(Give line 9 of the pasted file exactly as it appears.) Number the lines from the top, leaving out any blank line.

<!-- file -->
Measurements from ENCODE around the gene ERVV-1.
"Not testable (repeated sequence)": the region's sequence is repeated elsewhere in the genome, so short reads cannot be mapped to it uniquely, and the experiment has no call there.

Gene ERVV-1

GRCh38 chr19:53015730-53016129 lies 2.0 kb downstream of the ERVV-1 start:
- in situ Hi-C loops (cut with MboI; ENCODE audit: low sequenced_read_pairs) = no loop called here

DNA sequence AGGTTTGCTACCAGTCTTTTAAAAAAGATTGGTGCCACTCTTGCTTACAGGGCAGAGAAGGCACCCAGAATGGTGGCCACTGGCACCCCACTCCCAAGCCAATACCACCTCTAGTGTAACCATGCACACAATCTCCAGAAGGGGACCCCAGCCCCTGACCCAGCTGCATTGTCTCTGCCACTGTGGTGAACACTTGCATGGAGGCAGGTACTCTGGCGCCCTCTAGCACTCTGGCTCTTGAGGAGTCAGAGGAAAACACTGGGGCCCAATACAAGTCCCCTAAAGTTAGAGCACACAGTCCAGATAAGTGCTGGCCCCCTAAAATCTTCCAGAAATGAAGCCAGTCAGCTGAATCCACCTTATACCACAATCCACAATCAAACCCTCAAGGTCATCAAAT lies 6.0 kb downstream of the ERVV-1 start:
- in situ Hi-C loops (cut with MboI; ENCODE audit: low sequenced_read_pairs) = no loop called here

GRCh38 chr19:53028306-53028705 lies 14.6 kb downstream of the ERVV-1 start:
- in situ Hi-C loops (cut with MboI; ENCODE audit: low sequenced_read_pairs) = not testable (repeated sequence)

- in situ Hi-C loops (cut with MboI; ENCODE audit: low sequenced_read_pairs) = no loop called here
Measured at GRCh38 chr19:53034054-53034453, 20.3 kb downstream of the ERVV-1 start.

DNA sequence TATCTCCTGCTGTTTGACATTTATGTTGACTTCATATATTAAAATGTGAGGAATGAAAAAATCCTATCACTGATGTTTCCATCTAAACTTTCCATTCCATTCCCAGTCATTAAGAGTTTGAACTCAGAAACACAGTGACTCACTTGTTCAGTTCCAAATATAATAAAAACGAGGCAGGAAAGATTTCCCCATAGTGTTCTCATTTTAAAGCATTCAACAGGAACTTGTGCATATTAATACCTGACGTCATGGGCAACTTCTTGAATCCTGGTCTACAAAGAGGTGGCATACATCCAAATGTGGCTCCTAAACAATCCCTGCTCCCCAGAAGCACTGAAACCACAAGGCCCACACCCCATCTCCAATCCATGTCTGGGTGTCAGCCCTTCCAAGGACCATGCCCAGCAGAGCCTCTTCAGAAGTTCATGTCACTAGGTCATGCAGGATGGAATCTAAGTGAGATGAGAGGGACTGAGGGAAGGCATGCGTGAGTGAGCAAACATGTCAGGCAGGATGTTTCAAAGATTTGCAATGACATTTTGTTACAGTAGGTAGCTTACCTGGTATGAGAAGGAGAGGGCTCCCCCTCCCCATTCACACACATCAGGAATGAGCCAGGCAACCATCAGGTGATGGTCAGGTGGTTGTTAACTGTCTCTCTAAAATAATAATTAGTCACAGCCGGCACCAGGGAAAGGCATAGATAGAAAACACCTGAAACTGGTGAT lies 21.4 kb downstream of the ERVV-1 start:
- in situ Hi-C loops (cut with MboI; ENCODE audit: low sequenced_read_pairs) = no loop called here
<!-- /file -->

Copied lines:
- in situ Hi-C loops (cut with MboI; ENCODE audit: low sequenced_read_pairs) = not testable (repeated sequence)